The UK Government’s Department of Health and Social Care has announced £18.5 million in funding across four long COVID research projects.
It’s hoped the four studies being given a funding boost will help improve understanding and address the causes, symptoms, potential treatments and long-term physical and mental impacts of the condition.
According to gov.uk, there are 69 specialist clinics for people with long-term COVID symptoms across the country and approximately one in 10 people with COVID-19 still experiencing symptoms after 12 weeks.
It’s also reported that there may be over 50 different long-term effects related to long COVID, with common ones including fatigue, breathlessness, headaches, coughing and cognitive impairment, as well as evidence that some people experience organ damage.
Following a UK-wide call for research projects to address the long-term, chronic symptoms of the disease, four projects were selected by an independent panel of researchers and long COVID patients.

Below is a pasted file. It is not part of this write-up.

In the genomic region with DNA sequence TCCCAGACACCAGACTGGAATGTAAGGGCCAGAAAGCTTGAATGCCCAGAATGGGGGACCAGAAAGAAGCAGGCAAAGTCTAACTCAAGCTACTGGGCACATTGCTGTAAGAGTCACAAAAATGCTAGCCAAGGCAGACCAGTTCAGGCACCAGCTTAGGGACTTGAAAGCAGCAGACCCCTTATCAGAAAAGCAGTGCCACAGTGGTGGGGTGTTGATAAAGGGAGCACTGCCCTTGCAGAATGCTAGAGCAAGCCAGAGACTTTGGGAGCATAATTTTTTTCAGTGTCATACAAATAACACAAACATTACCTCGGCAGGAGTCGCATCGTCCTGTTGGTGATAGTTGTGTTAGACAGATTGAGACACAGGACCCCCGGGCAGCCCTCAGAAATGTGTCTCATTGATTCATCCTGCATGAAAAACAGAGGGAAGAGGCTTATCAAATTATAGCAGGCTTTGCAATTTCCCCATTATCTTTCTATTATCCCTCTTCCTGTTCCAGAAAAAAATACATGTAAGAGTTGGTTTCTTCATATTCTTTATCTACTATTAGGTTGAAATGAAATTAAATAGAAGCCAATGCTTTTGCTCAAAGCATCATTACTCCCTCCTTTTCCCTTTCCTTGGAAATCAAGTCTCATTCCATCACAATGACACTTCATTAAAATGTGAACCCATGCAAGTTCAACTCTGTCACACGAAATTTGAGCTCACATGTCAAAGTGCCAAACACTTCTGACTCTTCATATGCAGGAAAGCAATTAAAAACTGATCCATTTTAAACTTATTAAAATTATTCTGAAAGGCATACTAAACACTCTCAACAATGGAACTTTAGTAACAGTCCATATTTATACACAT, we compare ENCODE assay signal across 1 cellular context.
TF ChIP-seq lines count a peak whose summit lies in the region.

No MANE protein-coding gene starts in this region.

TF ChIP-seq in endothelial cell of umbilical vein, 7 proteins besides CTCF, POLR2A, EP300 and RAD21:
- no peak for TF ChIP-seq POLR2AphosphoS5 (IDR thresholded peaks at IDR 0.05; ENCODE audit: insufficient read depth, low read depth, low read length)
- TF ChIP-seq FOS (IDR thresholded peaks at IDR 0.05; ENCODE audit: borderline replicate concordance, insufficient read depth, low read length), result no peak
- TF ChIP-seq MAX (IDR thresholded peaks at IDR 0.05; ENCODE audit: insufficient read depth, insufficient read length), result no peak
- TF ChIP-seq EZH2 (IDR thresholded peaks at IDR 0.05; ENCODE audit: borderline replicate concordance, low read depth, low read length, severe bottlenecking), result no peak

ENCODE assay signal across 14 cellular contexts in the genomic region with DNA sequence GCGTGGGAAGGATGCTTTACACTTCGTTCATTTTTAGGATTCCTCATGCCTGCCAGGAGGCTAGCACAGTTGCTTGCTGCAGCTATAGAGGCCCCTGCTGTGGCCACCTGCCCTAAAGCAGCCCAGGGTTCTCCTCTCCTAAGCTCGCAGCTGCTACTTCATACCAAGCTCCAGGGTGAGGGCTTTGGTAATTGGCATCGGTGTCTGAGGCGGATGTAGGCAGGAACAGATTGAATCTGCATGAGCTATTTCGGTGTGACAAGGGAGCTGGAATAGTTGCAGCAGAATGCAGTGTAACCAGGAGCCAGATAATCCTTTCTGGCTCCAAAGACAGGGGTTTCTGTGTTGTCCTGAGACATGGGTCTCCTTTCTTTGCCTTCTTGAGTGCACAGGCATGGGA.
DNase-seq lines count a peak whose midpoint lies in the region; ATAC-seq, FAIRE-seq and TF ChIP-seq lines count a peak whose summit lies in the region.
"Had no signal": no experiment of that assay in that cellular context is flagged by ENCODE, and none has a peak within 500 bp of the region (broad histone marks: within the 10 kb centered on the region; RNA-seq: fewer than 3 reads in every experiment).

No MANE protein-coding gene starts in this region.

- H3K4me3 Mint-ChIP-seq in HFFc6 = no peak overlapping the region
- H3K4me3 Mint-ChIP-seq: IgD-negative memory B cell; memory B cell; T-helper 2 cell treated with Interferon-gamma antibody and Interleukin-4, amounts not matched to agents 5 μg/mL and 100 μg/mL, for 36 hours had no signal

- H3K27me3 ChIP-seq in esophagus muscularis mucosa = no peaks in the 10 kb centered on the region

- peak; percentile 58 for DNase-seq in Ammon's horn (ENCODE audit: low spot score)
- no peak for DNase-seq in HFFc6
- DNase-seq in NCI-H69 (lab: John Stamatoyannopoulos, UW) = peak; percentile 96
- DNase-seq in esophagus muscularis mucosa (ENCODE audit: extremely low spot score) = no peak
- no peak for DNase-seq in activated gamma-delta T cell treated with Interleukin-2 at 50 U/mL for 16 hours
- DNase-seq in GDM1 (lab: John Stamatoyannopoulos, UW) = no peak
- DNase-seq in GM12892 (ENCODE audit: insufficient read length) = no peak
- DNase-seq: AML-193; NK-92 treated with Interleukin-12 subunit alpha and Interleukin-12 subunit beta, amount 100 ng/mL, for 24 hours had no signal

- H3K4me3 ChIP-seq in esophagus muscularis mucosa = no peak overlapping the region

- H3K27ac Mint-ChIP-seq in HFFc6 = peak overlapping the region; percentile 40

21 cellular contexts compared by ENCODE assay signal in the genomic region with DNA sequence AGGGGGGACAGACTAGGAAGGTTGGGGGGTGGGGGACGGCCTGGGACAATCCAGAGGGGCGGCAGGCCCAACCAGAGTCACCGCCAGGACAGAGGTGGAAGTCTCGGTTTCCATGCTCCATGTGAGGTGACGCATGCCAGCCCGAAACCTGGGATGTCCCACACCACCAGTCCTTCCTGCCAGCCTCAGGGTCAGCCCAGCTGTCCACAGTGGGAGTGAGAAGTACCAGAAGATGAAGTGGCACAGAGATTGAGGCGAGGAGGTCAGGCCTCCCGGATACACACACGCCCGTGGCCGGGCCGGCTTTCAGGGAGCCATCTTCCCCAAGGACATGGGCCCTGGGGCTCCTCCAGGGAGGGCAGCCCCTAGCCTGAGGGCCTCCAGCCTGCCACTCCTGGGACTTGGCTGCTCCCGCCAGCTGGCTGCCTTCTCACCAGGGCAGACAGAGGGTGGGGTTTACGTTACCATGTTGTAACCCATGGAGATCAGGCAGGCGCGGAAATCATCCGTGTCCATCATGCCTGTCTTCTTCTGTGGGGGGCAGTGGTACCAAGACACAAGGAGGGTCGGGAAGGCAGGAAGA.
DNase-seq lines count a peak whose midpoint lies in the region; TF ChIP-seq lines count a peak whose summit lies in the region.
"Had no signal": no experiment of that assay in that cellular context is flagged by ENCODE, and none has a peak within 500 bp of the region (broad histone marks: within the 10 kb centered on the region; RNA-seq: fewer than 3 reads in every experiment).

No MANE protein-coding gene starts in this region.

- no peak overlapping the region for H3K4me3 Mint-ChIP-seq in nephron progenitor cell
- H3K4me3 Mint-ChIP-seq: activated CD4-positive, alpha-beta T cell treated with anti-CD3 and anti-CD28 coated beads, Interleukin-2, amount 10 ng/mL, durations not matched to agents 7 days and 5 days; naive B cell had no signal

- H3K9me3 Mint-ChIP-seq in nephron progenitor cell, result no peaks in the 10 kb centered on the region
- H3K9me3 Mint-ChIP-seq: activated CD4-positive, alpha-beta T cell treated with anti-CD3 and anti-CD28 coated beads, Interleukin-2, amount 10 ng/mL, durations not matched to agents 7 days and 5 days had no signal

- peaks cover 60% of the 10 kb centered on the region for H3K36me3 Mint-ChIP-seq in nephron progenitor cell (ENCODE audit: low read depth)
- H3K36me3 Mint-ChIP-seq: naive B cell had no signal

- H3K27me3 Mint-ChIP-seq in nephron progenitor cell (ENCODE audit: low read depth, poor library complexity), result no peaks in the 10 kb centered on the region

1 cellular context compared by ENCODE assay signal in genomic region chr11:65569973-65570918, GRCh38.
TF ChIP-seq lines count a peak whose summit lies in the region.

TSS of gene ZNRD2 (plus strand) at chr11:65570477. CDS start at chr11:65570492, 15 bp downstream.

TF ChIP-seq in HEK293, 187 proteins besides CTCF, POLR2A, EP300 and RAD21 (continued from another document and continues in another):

The four selected projects are:
- REACT long COVID (REACT-LC) – A study involving people who took part in the REACT study, focusing on analysing data to find any common factors relating to why some people get long COVID and others don’t.
- Therapies for long COVID in non-hospitalised individuals: from symptoms, patient-reported outcomes and immunology to targeted therapies (The TLC Study) – Research to identify which treatments benefit different symptoms and can improve people’s quality of life.
- Characterisation, determinants, mechanisms and consequences of the long-term effects of COVID-19: providing the evidence base for health care services – A study of data from over 60,000 people to help define long COVID, improve diagnosis and inform development of treatments.
- Non-hospitalised children and young people with long COVID (The CLoCk Study) – Research to find out more about long COVID in children, as well as how to diagnose and treat it.
Professor Chris Whitty, Chief Medical Officer for England and Head of the NIHR, said: “This research, jointly funded through the NIHR and UKRI, will increase our knowledge of how and why the virus causes some people to suffer long-term effects following a COVID-19 infection – and will be an important tool in developing more effective treatments for patients.”
There is also a major study being funded by the government, via the NIHR and UKRI, ‘to characterise acute and longer term disease in hospitalised patients’.
The Post-HOSPitalisation COVID-19 study (PHOSP-COVID) is looking into the long-term physical and mental health implications of the condition.
To find out more about the studies, visit www.gov.uk.